Seven pillars of FLEGT

This section explains the EU FLEGT Action Plan’s seven broad elements, which are listed below. It describes progress and provides case studies and reporting tips. Among the topics covered are the EU Timber Regulation and Voluntary Partnership Agreements between the EU and timber exporting countries outside the EU.

 

 

Public procurement policies

 

With 15 to 20 percent of wood purchases in most EU countries being made by governmental bodies, this was an obvious place to focus the struggle against the illegal timber trade. Good public procurement policies can also have a powerful influence on private sector policies.

Public procurement policies are government policies which set out the requirements for products bought by government and public agencies. Under the EU FLEGT Action Plan, EU Member States are encouraged to develop criteria for all relevant forest products. Applying these criteria ensures that the products are independently verified as legal and/or sustainable. The European Commission’s Handbook on Green Procurement explains how to ensure public procurement helps achieve sustainable development objectives.

So far, 19 EU Member States have put procurement policies in place to ensure government projects do not use illegal timber. For instance, in 2013, the UK initiated its public procurement system which is available here. Some of these policies recognise FLEGT licences as evidence of legality or legality and sustainability.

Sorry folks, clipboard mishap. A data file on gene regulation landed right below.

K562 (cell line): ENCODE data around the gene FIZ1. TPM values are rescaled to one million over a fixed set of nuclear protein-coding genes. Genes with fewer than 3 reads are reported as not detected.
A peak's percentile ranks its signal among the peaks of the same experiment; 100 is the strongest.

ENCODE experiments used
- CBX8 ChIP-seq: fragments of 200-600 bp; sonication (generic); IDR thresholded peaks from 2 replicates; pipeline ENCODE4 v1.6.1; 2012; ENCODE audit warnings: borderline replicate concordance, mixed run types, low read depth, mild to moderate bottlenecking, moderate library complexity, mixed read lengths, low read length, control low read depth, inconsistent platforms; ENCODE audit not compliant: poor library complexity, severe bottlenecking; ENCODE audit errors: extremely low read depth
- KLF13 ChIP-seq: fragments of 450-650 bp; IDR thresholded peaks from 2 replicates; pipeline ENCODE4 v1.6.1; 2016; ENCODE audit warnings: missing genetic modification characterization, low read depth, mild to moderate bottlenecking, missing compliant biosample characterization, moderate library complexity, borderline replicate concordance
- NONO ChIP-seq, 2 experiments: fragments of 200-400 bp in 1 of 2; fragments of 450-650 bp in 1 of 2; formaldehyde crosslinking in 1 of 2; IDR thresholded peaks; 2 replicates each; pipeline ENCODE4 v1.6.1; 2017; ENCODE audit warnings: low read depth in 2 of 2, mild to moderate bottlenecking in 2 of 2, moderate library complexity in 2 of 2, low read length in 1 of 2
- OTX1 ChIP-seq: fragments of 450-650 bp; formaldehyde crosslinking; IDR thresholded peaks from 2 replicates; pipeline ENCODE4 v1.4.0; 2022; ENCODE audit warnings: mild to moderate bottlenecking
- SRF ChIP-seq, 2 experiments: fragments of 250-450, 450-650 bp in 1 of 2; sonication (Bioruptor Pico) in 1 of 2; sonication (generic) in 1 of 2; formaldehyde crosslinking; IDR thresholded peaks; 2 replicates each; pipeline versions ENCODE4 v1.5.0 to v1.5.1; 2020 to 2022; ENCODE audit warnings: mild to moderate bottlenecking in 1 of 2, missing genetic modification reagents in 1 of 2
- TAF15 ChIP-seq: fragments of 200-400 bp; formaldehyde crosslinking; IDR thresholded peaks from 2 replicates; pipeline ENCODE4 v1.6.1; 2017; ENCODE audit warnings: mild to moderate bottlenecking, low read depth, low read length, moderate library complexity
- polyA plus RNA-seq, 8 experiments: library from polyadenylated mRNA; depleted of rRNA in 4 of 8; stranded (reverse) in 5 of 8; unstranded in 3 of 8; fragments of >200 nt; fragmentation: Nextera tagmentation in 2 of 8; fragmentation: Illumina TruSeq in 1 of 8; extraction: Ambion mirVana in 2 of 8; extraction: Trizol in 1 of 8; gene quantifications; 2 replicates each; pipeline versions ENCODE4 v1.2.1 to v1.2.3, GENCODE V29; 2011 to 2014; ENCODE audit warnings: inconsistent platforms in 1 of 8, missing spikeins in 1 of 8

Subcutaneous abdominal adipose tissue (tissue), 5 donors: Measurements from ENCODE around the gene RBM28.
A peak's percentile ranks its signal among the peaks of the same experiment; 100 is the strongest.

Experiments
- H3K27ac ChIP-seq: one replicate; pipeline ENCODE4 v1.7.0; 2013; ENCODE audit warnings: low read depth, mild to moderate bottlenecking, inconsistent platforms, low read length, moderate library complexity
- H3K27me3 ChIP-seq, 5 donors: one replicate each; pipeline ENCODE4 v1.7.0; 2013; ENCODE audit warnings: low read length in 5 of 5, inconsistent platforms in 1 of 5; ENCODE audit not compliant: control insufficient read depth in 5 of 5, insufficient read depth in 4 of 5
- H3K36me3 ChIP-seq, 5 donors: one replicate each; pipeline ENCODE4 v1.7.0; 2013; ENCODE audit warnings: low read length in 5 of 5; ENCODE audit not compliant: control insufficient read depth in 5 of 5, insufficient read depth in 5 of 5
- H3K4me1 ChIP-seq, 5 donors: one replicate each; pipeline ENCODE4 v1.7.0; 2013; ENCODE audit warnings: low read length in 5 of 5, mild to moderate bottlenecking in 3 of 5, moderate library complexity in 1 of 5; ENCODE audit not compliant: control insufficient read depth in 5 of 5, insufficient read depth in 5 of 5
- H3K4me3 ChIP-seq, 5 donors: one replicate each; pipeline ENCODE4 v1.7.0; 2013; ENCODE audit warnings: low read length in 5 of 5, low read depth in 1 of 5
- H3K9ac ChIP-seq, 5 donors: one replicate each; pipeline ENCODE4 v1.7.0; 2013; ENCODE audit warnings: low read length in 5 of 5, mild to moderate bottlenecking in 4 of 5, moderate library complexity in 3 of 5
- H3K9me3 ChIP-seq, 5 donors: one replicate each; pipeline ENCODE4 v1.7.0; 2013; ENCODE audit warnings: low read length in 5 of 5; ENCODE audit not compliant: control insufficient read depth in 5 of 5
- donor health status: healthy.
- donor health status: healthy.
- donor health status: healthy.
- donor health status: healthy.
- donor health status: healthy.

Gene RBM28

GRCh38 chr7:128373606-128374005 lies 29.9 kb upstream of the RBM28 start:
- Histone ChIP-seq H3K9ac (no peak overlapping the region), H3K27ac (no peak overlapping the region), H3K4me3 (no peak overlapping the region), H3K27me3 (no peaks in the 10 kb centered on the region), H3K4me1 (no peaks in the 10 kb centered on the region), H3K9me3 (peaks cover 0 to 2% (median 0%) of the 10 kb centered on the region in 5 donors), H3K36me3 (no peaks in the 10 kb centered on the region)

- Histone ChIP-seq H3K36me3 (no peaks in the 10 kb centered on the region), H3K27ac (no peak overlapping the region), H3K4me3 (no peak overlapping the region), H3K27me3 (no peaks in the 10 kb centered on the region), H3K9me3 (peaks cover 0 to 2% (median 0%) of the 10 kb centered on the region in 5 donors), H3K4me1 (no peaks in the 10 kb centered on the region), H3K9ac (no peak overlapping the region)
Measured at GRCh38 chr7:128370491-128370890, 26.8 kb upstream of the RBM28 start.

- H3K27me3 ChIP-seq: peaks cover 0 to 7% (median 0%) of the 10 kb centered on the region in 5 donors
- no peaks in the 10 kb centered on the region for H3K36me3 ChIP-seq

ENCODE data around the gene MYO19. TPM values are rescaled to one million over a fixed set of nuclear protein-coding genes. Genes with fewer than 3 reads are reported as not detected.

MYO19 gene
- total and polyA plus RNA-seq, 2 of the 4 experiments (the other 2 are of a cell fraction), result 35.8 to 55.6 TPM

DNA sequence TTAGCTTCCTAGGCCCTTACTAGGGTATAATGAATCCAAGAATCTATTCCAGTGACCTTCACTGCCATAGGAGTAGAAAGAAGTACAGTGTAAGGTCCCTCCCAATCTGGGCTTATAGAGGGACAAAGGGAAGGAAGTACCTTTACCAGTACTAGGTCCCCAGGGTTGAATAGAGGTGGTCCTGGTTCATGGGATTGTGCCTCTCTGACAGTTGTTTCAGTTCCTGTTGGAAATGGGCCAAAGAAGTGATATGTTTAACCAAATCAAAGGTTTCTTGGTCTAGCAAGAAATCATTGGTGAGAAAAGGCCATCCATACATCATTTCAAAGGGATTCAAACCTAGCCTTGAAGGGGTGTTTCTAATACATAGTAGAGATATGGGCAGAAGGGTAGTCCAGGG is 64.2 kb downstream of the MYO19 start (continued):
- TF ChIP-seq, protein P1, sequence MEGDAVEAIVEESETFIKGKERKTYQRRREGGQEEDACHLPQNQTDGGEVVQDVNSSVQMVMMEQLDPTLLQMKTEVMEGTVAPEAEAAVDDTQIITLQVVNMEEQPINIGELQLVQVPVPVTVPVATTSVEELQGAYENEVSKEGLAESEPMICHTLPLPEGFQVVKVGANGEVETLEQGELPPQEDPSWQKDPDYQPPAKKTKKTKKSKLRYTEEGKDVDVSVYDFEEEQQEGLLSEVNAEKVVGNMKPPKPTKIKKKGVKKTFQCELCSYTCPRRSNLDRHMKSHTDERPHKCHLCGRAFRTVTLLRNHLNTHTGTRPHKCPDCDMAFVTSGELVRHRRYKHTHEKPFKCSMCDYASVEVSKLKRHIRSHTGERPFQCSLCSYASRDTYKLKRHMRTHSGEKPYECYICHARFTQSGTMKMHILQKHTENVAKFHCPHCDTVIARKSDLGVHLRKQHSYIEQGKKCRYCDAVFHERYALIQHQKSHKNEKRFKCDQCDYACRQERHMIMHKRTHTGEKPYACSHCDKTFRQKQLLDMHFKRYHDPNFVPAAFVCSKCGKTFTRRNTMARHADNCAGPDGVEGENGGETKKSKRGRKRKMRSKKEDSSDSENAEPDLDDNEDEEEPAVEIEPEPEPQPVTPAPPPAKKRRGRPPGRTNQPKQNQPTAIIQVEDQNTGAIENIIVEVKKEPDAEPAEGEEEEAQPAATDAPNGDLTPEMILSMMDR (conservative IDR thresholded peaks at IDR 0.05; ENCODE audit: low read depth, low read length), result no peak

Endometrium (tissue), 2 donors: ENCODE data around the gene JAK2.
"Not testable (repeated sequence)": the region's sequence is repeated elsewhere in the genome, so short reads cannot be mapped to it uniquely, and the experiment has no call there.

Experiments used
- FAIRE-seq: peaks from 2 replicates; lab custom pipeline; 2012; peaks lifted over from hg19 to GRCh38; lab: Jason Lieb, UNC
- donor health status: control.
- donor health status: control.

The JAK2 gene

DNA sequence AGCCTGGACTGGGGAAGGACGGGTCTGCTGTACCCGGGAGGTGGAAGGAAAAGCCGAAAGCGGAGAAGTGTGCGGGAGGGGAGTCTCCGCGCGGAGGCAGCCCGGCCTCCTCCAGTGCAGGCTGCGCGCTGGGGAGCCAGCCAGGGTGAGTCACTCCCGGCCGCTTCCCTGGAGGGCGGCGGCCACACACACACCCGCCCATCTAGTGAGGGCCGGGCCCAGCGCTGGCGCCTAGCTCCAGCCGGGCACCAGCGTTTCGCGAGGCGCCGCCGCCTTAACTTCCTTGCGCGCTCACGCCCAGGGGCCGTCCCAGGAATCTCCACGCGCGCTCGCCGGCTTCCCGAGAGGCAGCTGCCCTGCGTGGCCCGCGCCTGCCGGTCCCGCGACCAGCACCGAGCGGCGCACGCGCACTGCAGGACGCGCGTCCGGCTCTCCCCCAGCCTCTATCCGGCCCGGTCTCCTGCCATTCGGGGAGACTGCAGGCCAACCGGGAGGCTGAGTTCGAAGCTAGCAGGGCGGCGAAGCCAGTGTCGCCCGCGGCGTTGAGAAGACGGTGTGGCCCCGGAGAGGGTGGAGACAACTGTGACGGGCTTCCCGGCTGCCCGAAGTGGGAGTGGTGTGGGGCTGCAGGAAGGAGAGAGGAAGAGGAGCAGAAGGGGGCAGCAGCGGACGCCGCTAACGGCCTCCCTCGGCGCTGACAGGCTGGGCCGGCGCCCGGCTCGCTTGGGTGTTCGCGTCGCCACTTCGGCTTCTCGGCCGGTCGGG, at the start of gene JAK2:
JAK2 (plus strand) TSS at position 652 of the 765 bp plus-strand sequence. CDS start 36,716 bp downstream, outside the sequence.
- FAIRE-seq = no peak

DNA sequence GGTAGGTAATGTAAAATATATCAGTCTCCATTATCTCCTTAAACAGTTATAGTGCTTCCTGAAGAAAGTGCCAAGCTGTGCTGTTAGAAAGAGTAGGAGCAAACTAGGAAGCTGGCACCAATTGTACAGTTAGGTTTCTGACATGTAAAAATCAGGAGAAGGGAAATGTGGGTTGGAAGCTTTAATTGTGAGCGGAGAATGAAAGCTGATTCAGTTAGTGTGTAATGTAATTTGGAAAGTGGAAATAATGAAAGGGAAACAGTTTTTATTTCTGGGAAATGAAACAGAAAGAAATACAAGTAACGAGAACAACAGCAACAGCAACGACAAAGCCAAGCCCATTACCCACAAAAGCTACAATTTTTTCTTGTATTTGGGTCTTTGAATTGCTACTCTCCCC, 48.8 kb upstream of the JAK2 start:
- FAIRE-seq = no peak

At the annual FLEGT Week conference in 2015, consultant Duncan Brack said there is evidence public procurement policies are increasing market share for verified legal and sustainable timber. He added that growing commitments by private companies to eliminate deforestation from their supply chains are likely to encourage further uptake of procurement policies for sustainable timber. 

 

Reporting tips

Useful sources of information on public procurement policies in the context of FLEGT include:

Questions to consider

  • How important is public procurement of timber products in each country?
  • What do private sector and civil society stakeholders think about the public procurement policy? Is it robust, fair and effective?
  • Is the public procurement policy implemented and enforced?
  • What evidence is there that the policy is effective?
  • How was the policy developed? Who contributed to it?

Credit: EU FLEGT Facility

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